Granted I’ve not looked at all of them, but I don’t know a single NP program that doesn’t have a clinical component..

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5 hours ago, FiremedicMike said:

Granted I’ve not looked at all of them, but I don’t know a single NP program that doesn’t have a clinical component..

A few years ago there were still some that allowed the student to set up their own rotations. Other than that, I think most now have requirements of at least 500 hours. 

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21 hours ago, EMEDPA said:

A few years ago there were still some that allowed the student to set up their own rotations. Other than that, I think most now have requirements of at least 500 hours. 

Yeah setting up your own preceptors is a terrible thing.

That said, I do think it’s pertinent to mention that because NP requires an RN (even the direct entry programs start out with RN before starting NP stuff), there’s also several hundred hours of clinical there.  I certainly respect that those aren’t at the provider level, but you can’t deny that those hours aren’t helpful in developing patient rapport and assessment skills.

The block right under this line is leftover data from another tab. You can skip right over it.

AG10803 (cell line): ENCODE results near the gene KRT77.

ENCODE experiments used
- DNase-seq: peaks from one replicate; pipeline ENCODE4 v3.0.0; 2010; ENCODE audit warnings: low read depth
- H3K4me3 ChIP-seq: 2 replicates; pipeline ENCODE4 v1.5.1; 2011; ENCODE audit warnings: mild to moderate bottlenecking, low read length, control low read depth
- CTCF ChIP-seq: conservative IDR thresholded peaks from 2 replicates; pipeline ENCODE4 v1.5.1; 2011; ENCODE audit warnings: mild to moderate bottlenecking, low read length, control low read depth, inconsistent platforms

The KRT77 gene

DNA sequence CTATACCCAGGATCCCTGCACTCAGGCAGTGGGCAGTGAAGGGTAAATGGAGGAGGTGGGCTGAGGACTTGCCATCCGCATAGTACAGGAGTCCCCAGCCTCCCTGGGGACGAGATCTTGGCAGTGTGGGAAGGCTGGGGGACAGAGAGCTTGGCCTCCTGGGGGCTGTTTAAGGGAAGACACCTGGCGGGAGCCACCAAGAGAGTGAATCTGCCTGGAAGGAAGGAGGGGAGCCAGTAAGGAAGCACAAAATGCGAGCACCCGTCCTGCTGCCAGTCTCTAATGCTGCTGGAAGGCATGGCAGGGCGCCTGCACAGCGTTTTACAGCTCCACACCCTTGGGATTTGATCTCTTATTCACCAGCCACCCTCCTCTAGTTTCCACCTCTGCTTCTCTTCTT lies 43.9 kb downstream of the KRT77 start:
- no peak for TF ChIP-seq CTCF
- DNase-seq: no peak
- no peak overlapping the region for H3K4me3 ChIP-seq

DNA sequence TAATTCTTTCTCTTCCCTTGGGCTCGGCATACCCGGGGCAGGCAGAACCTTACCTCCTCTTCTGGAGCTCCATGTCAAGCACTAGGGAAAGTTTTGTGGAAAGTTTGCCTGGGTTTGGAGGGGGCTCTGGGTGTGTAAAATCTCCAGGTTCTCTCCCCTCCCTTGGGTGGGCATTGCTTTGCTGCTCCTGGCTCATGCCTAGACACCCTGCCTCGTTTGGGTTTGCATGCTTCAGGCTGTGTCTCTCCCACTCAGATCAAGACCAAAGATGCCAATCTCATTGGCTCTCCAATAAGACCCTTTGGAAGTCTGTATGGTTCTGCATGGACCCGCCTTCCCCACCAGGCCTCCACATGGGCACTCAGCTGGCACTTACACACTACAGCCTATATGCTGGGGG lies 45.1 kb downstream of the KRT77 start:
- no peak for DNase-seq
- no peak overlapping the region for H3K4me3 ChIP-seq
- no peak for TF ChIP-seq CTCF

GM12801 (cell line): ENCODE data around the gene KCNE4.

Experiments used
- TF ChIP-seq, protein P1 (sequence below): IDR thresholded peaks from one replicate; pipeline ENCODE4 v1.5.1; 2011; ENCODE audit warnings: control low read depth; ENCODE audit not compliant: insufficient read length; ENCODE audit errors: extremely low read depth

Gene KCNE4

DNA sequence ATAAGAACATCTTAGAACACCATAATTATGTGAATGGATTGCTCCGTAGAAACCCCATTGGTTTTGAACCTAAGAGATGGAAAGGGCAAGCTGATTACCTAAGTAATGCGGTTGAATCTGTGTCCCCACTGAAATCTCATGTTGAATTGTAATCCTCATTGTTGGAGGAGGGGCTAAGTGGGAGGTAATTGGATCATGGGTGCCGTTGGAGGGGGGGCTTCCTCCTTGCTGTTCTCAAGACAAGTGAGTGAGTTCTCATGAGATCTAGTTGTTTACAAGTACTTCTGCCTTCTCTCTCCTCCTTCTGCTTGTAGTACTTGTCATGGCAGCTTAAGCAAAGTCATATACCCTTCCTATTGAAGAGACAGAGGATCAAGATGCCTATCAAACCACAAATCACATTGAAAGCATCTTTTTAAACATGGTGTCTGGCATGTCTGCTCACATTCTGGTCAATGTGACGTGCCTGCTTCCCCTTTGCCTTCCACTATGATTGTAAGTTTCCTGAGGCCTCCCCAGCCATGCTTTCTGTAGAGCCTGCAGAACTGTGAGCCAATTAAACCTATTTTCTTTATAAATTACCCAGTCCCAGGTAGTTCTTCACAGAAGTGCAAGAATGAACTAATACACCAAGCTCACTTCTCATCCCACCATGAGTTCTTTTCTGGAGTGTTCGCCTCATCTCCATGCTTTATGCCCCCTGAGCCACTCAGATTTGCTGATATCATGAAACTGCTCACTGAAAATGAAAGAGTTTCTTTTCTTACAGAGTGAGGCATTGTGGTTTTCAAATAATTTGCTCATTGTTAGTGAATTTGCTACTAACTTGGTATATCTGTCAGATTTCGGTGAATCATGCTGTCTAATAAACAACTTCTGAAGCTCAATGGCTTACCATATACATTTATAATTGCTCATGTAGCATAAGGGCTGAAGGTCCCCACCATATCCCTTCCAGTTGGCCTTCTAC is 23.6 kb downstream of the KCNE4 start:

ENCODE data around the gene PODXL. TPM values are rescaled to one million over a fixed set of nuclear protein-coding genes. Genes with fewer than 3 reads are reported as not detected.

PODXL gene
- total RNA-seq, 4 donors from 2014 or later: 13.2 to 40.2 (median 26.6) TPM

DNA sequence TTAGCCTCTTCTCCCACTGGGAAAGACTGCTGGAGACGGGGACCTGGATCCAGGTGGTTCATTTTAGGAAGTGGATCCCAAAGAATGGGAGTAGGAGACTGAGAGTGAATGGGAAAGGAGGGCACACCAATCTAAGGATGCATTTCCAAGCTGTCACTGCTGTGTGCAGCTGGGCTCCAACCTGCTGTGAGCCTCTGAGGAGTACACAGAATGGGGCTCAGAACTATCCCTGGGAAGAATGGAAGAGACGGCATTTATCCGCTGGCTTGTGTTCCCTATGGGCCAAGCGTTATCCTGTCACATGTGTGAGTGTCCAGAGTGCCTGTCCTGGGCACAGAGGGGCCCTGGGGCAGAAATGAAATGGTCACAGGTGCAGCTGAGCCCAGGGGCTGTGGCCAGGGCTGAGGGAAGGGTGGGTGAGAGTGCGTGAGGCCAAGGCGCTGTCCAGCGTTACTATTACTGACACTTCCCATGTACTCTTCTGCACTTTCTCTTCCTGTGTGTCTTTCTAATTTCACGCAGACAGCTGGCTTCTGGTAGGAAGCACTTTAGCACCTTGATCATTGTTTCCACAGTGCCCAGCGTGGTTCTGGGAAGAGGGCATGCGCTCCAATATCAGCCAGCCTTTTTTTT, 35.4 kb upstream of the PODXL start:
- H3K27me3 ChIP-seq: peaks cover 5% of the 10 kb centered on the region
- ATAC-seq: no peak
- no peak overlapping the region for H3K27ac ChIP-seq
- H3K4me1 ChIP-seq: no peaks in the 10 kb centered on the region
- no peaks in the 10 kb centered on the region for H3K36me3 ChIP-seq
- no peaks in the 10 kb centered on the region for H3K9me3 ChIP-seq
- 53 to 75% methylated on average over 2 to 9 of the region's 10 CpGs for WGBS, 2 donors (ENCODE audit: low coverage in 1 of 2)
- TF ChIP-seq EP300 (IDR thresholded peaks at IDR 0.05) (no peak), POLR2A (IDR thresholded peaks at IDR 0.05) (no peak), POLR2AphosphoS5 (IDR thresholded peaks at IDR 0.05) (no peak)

Big picture, while I certainly agree that even 1000 hours isn’t really enough, I’ve always taken slight issue with people stating NP programs exist that only require 600 hours.  I think it’s forgotten that there’s probably double that once you include RN clinical.. 

 

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I am an engineer looking to transition into a mid-level care role (NP or PA). The NP route has far fewer barriers to entry and there are more programs but after talking to a handful of NPs in my area (south-central US) the job market is horrific, like 2-3 years to find a FT position. PAs seem to have an easier time because there are far fewer of them. If it were me, I do not think I'd complete the nursing degree to become a PA. To me if you end up with a BSN then you should get an NP but thats also counter-intuitive to my previous sentence so I just don't know.